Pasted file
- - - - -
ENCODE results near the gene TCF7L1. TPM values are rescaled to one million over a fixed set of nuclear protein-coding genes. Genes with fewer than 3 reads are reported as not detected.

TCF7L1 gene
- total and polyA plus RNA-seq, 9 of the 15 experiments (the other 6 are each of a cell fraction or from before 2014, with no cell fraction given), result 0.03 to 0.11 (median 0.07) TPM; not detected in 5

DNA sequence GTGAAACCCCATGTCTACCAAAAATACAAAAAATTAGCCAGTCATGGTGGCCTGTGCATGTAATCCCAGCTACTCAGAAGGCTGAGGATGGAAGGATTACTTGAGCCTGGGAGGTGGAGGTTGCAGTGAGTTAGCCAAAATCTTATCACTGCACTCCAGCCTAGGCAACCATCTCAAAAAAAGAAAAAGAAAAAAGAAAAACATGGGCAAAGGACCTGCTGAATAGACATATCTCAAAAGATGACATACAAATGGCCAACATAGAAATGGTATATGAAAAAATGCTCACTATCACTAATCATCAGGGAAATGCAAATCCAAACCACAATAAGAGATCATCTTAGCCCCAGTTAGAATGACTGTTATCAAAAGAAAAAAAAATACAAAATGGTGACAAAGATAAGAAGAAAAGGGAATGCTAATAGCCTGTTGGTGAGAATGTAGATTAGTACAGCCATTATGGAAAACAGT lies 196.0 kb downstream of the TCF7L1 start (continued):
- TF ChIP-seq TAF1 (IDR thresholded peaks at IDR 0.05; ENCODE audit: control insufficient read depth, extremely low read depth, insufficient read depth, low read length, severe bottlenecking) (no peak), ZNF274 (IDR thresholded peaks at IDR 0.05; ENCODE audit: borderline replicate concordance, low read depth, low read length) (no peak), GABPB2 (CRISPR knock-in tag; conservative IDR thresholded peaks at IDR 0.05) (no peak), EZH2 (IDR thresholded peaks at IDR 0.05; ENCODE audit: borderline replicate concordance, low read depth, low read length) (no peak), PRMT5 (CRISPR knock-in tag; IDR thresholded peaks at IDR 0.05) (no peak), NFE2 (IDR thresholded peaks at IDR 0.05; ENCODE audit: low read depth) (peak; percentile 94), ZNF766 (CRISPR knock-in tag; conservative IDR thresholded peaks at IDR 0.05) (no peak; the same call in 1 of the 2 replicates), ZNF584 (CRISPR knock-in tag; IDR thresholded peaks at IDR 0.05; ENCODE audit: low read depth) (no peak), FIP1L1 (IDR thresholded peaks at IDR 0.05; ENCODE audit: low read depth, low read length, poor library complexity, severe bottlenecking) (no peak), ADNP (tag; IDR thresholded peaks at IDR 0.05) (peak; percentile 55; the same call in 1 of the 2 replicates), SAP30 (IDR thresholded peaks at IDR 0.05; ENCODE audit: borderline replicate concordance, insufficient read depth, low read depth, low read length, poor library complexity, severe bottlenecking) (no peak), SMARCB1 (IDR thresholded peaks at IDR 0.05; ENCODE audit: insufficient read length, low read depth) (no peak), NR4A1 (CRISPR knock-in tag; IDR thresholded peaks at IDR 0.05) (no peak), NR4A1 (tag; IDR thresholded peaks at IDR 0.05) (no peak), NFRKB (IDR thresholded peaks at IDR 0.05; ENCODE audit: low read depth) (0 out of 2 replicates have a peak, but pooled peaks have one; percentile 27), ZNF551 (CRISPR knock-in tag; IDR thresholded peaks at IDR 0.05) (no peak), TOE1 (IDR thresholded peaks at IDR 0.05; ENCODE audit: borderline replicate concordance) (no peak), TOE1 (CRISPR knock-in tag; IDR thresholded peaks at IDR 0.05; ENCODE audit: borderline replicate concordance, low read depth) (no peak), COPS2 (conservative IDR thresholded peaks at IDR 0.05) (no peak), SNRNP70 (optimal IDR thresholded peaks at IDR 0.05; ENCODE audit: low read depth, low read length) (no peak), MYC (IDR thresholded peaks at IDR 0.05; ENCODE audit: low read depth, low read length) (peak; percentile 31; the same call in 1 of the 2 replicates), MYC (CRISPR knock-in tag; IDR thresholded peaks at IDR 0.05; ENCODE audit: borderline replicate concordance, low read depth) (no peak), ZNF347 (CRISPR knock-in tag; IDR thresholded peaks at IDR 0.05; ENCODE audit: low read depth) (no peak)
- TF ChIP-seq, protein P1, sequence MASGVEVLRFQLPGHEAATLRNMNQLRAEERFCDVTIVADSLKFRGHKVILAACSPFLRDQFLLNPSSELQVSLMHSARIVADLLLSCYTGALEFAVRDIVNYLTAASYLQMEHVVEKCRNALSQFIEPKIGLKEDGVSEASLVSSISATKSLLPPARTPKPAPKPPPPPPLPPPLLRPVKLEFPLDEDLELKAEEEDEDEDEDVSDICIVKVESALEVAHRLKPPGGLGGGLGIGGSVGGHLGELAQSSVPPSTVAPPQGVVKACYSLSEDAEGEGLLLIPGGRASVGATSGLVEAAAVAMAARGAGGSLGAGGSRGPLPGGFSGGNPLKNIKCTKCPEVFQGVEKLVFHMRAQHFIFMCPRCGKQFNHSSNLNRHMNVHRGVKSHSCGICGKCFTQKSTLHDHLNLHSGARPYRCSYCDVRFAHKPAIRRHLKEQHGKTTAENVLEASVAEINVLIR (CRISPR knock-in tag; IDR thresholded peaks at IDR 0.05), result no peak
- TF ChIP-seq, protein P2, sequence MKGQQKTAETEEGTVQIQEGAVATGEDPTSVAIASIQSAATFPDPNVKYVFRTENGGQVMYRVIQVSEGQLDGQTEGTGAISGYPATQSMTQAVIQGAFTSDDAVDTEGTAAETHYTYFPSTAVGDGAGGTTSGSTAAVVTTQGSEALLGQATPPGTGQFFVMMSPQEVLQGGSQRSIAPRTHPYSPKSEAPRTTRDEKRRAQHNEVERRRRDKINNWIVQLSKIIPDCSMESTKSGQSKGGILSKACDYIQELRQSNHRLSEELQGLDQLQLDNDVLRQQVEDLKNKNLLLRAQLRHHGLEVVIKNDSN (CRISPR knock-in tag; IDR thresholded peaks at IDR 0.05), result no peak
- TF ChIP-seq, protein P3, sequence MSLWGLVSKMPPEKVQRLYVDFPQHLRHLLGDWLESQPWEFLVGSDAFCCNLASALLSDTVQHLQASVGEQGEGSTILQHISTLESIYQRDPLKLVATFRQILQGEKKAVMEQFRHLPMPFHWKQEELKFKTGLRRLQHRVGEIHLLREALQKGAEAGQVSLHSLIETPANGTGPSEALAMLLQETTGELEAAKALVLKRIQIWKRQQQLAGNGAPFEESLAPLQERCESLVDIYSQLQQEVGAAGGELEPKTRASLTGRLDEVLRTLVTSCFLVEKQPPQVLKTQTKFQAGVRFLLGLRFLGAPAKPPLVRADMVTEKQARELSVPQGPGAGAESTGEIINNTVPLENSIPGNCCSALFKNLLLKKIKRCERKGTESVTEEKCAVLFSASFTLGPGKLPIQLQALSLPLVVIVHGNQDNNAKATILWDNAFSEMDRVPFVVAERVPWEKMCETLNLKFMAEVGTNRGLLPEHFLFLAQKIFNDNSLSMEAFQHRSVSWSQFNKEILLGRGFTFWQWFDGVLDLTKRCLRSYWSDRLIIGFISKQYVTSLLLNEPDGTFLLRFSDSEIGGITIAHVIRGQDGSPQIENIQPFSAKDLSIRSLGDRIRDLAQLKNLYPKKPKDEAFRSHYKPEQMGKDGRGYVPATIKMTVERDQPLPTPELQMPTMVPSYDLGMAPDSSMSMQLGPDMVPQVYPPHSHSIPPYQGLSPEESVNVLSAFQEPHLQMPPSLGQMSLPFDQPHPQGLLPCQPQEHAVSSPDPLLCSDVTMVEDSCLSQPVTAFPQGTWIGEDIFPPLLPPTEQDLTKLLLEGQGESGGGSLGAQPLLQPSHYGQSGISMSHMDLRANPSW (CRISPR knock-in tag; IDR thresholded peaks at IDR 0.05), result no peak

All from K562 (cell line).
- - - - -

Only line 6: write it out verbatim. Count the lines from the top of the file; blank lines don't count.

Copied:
- TF ChIP-seq, protein P1, sequence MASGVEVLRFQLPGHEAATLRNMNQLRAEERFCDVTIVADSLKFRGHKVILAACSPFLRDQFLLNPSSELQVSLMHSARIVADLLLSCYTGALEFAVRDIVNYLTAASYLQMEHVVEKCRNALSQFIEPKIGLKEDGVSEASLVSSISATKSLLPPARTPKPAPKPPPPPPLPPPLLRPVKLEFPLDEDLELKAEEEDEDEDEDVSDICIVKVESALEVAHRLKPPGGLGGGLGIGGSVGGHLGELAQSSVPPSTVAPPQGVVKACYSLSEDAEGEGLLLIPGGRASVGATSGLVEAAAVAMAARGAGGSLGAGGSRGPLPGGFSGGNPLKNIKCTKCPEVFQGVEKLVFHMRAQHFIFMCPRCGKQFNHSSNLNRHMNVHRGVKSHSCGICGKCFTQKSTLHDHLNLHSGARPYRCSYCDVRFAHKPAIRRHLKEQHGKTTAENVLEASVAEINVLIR (CRISPR knock-in tag; IDR thresholded peaks at IDR 0.05), result no peak